Review: Mystery is hidden in 'Under the Silver Lake'

Metro Detroit native's follow-up to 'It Follows' poses questions it never really answers

Adam Graham
Detroit News Film Critic
Andrew Garfield in "Under the Silver Lake."

A shaggy dog mystery whose very essence is a mystery, "Under the Silver Lake" asks a lot of questions and answers them with even more questions. 

That makes this quintessentially Los Angeles tale a frustrating viewing experience, but its open-endedness will help it rally a cult-like following of believers. Expect to see it booked at midnight screenings for years to come.  

Clawson native David Robert Mitchell has strands of "The Big Lebowski," "Inherent Vice," "Mulholland Drive" and "Southland Tales" floating around "Silver Lake," his follow up and total left hand turn from his 2015 horror hit "It Follows" (which was, itself, a hard left from his debut feature, "The Myth of the American Sleepover").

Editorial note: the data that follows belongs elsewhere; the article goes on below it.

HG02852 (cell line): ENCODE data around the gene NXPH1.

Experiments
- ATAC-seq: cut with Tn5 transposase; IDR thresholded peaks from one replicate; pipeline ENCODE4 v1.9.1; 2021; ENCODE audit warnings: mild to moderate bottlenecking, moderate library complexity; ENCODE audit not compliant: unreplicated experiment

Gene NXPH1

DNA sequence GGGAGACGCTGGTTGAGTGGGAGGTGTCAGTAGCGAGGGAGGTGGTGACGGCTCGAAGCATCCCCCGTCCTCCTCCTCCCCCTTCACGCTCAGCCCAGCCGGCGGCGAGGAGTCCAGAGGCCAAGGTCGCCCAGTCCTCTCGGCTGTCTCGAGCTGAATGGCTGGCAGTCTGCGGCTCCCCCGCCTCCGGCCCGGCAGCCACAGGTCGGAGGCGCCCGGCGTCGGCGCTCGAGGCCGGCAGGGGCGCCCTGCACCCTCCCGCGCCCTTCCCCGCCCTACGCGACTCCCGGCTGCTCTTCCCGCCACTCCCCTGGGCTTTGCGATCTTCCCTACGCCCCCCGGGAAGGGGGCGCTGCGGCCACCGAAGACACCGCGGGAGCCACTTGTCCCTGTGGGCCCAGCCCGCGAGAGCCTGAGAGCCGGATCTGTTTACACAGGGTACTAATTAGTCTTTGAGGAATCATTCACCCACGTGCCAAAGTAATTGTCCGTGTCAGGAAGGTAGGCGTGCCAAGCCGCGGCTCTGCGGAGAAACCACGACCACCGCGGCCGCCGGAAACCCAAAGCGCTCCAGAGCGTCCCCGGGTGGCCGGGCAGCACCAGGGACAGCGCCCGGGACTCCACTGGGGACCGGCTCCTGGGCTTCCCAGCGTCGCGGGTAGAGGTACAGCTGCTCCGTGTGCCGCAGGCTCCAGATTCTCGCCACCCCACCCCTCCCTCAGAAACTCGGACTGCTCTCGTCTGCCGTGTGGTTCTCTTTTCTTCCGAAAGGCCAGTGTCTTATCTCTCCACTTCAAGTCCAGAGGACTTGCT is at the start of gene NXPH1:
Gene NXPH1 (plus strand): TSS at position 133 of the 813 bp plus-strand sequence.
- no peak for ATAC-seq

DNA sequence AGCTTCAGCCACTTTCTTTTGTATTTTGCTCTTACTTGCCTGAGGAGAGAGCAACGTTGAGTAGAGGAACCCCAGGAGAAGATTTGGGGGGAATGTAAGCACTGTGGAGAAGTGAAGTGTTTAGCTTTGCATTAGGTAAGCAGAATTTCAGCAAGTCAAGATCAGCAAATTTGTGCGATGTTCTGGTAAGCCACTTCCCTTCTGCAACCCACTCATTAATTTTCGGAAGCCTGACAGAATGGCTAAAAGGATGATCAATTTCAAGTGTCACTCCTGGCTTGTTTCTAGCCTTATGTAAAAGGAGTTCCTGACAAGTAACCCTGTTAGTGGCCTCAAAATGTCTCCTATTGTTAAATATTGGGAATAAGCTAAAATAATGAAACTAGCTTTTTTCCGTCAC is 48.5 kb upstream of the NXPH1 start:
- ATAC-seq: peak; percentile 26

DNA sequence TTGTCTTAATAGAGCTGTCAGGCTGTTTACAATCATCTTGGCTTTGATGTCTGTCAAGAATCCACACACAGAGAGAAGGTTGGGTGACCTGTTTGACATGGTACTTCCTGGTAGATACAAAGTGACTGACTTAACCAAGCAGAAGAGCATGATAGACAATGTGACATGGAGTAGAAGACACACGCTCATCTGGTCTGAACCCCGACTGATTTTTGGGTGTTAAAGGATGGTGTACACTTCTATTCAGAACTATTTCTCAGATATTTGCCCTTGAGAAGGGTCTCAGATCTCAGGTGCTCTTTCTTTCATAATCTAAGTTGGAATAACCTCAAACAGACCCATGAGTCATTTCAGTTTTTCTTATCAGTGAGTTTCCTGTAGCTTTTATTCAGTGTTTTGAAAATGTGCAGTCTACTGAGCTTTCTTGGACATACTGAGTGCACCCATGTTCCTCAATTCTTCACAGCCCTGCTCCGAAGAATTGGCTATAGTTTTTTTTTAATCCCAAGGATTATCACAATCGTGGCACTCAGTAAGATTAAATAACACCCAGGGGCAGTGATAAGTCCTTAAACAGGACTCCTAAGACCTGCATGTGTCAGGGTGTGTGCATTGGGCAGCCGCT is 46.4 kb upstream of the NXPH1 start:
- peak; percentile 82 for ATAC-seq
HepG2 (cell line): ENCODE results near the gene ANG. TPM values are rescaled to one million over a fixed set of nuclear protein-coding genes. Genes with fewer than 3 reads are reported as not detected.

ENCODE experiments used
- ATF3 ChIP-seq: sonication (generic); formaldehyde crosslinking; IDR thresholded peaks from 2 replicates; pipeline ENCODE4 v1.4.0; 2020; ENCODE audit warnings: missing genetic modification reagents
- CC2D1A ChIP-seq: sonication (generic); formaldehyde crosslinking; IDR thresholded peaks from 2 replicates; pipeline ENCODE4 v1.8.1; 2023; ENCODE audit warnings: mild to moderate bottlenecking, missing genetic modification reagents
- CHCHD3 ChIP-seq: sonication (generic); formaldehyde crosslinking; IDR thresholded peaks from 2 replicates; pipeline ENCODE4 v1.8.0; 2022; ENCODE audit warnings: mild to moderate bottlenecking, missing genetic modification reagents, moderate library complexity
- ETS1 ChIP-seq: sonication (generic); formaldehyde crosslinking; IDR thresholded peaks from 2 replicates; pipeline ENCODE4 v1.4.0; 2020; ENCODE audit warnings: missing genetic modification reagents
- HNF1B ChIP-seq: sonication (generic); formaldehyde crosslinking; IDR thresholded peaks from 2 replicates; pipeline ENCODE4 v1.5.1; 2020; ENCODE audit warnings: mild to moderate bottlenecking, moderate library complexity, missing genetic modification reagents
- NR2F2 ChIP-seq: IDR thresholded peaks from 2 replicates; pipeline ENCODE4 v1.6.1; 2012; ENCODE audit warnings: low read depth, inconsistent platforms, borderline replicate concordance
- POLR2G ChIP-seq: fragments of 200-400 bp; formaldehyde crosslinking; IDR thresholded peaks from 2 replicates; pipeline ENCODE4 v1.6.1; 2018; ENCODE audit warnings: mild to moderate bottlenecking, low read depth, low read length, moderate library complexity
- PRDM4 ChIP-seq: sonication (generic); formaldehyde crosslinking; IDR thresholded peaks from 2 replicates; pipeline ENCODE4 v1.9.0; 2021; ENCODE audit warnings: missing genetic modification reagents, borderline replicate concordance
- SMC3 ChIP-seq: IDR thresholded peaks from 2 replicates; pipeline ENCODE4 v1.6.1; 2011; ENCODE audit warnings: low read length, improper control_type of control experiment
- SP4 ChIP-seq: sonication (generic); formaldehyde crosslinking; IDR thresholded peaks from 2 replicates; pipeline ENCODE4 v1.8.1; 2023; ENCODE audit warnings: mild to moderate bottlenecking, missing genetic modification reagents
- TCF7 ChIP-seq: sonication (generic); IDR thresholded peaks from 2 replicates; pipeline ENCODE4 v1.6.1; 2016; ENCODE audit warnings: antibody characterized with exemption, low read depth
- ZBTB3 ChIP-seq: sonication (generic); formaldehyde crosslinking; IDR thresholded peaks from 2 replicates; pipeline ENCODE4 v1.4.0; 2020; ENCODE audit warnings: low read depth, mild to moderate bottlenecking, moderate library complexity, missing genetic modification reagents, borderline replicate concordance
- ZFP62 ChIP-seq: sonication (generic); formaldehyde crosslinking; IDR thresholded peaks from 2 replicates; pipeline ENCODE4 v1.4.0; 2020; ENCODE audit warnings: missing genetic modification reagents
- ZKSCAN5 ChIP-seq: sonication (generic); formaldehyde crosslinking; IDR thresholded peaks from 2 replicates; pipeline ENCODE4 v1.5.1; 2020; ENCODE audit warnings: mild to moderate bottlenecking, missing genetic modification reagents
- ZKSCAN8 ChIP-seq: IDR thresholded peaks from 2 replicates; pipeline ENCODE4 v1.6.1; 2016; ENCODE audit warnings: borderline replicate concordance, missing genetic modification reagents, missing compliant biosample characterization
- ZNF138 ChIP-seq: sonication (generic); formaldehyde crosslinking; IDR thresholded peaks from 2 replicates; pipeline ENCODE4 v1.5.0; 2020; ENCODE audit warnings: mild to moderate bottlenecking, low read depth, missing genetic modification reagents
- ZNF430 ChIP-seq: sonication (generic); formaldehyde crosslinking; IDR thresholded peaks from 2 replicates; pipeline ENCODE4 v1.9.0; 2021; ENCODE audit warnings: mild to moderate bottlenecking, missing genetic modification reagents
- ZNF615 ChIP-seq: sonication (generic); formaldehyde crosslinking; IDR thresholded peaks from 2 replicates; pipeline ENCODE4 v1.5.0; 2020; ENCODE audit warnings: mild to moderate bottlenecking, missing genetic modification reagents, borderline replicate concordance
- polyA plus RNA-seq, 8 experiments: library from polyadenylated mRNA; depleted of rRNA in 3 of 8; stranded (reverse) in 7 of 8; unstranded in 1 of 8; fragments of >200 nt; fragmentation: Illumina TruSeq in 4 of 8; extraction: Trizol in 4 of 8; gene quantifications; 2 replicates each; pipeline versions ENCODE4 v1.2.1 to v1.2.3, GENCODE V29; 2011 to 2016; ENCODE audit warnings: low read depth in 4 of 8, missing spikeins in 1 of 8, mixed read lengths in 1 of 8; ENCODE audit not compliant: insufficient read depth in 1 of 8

Sam (Andrew Garfield, superb) is a perpetually stoned slacker-type in L.A.'s Silver Lake neighborhood. When one of his neighbors disappears, he becomes obsessed with finding out what happened to her, which leads him down a bizarre path that involves Nintendo Power magazines, L.A.'s truly underground (like, actually underground) secret worlds, the hidden messages in pop music and possibly the meaning of existence itself.

Mitchell's worldview folds in on itself when his characters attend a screening of "The Myth of the American Sleepover," while "The Amazing Spider-Man" star Garfield gets his hand stuck on an Amazing Spider-Man comic. Get it? Well, it would help if there was more to get, as "Silver Lake" spends the majority of its too-long running time drifting further into its own wormhole.

Back on the surface, there's an exhilarating sequence of Sam losing his mind to R.E.M.'s mid-90s conspiratorial anthem "What's the Frequency, Kenneth?" It's a song about searching for meaning in pop culture and coming up bone dry. It's perfectly fitting here.

'Under the Silver Lake'


Rated R: for strong sexual content, graphic nudity, violence, language throughout and some drug use

Running time: 140 minutes